Skip to main content


Showing posts from November, 2014

A Bibio Quartet

A fly pattern which I have had great success with over the years at Hillend and beyond is the Bibio. The Bibio is a fly of Irish origin and was originally designed for sea trout but over the years has proved to be a great deceiver of wild brown trout on highland lochs as well as rainbows from reservoirs. As with most patterns these days there are quite a few variants of the original deressing going around. Its usually tied small and sparse for reservoirs but for highland lochs its tied big and bushy and usually with a hen collar hackle to create movement. Its predominantly a bob fly and as such usually fished on the top dropper. With this mind I tied this quartet of Bibio variants for use on the Scottish highlands and island's lochs and lochans particularaly in a big wave.

Black n Blue Bumbles.

Its on dark cold November evenings such as tonight that my thoughts turn to fly tying and spending a few hours at the vice with a warming glass or two of a smokey malt whisky or maybe sometines just a few good cups of coffee with various podcasts or music playing in the background. On nights such as this its heart warming to imagine long summer nights in the North Western highlands or Islands out on a lochan with obliging wild brown trout for company. As a consuquence I added a few more trad wets to my Uist box. I must have been subconciously thinking of sea trout with the black n blue bumbles that emerged from my vice this winter's night.

Six for a North West Archipelago

Tonight I was at the vice again. I set out to tie a another three dark mackerels with a red holographic body but soon realised I hadn't left enough space to tie in the wing before tying on the final hen collar hackle. So I just proceeded to carry on and form three claret bumbles of sorts. The other three flies haven't got a name. The body is greenish holographic tinsel. It has a sooty olive body hackle ribbed with silver tinsel and an orange partridge collar hackle I'm sure these will be the ideal style to use on the Outer Hebrides. I cant get that archipelago out of my mind at the moment.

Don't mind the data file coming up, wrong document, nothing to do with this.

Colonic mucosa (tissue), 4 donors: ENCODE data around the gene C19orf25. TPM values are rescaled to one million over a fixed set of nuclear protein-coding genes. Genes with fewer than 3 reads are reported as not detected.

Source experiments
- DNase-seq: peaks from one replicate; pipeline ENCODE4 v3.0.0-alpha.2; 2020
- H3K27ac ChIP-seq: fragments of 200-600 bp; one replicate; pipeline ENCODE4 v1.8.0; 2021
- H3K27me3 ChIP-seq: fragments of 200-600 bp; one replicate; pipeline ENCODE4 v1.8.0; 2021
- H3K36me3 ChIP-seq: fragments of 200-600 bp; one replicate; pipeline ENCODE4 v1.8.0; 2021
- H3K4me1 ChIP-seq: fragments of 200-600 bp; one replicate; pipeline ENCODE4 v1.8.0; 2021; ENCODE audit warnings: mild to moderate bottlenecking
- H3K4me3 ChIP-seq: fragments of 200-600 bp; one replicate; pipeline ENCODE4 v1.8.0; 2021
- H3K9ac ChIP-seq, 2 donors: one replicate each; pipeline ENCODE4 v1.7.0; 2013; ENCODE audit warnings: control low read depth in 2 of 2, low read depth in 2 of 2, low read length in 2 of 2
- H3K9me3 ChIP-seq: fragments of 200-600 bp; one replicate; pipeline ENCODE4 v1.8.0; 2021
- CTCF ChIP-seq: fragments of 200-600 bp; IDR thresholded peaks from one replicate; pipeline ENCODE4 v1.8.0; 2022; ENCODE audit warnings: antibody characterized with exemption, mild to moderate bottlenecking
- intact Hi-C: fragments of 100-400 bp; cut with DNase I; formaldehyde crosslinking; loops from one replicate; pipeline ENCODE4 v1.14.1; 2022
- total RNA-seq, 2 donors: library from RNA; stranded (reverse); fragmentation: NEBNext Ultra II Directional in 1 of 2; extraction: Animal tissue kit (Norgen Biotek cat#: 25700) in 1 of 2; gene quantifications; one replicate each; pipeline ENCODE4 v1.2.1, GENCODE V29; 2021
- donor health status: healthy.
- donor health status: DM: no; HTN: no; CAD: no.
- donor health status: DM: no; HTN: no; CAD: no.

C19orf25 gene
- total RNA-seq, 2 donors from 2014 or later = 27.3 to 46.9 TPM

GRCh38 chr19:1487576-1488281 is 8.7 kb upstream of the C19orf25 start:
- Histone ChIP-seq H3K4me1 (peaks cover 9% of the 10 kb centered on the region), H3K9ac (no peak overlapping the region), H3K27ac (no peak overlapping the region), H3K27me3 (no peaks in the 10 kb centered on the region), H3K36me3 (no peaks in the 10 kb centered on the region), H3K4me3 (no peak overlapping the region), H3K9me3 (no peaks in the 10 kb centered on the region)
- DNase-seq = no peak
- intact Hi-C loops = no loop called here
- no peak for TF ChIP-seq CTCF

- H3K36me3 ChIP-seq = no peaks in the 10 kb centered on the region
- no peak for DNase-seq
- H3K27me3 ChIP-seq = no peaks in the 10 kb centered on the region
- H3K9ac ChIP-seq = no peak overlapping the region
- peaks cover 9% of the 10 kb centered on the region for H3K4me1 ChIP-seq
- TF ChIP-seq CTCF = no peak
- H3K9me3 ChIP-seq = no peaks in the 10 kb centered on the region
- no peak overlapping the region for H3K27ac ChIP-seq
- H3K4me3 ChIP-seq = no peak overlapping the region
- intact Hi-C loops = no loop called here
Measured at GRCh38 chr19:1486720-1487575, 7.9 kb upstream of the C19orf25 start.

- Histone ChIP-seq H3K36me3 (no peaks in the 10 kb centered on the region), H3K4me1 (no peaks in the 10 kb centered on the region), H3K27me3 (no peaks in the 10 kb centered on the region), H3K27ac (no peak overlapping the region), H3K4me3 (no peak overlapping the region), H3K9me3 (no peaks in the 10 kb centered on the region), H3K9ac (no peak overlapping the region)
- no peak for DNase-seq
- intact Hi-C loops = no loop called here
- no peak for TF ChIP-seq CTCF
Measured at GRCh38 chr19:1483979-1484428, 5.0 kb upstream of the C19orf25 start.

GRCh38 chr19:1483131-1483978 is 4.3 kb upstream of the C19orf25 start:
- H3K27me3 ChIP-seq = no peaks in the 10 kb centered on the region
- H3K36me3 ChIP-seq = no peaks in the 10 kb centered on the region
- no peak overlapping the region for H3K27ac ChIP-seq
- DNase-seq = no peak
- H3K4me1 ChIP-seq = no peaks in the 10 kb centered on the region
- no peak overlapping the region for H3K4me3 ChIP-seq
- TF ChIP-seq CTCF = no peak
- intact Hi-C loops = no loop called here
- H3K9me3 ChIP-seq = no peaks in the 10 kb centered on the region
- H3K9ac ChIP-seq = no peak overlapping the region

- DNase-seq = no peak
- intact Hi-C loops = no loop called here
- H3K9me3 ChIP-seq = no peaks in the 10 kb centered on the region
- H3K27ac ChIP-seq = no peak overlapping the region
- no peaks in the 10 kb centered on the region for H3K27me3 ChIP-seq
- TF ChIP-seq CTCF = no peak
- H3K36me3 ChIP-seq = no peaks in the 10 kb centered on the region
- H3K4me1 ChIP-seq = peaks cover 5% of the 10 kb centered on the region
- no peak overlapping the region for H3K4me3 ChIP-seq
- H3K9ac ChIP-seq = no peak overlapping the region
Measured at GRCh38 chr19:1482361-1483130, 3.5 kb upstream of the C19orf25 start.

The Dark Mackerel

After picking up my copy of FF&FT this week I found within its pages an interesting article on an old traditional wet fly pattern called the Dark mackerel. Its was first devised by a tackle dealer from Edinburgh called John Dickson and was said to be a great pattern for sea trout as well as brown trout in peat stained lochs. Through the years there have been many variations of this old timer. It became popular on Loch Leven too but is more synonymous with the sea trout of the North West Highlands and Islands of Scotland. Hope you like my take on this old traditional pattern. Its a fly that will no doubt find its way on to my leader when I visit the Uists next year. 

Hebridean Flee Box!

Hello there . Its been a while since my last post. The reason for my absence from these pages is simple. I haven't been fishing or flytying. However this weekend I will be tying as just this afternoon my fishing trip to the Uists next year was finally booked and my friends and I are in the process booking boats and arranging which lochs to fish. So suitably inspired my thoughts have been turning to fly patterns etc. So off I went to GAC this afternoon for some new tying threads , hooks and tinsel etc. Looks like I will be tying my favourite style of flies, the Trad wets, as they would appear to be what is required on the Outer Hebrides. While I was in the GAC I purchased what is most likely the cheapest and handiest flee box I have ever had. It was only 55p. That's 50p more expensive than the carrier bag lol. So folks, I will be posting a few pics of what ever falls from my vice over the next day or two. So please excuse me I'm off to tie some flees.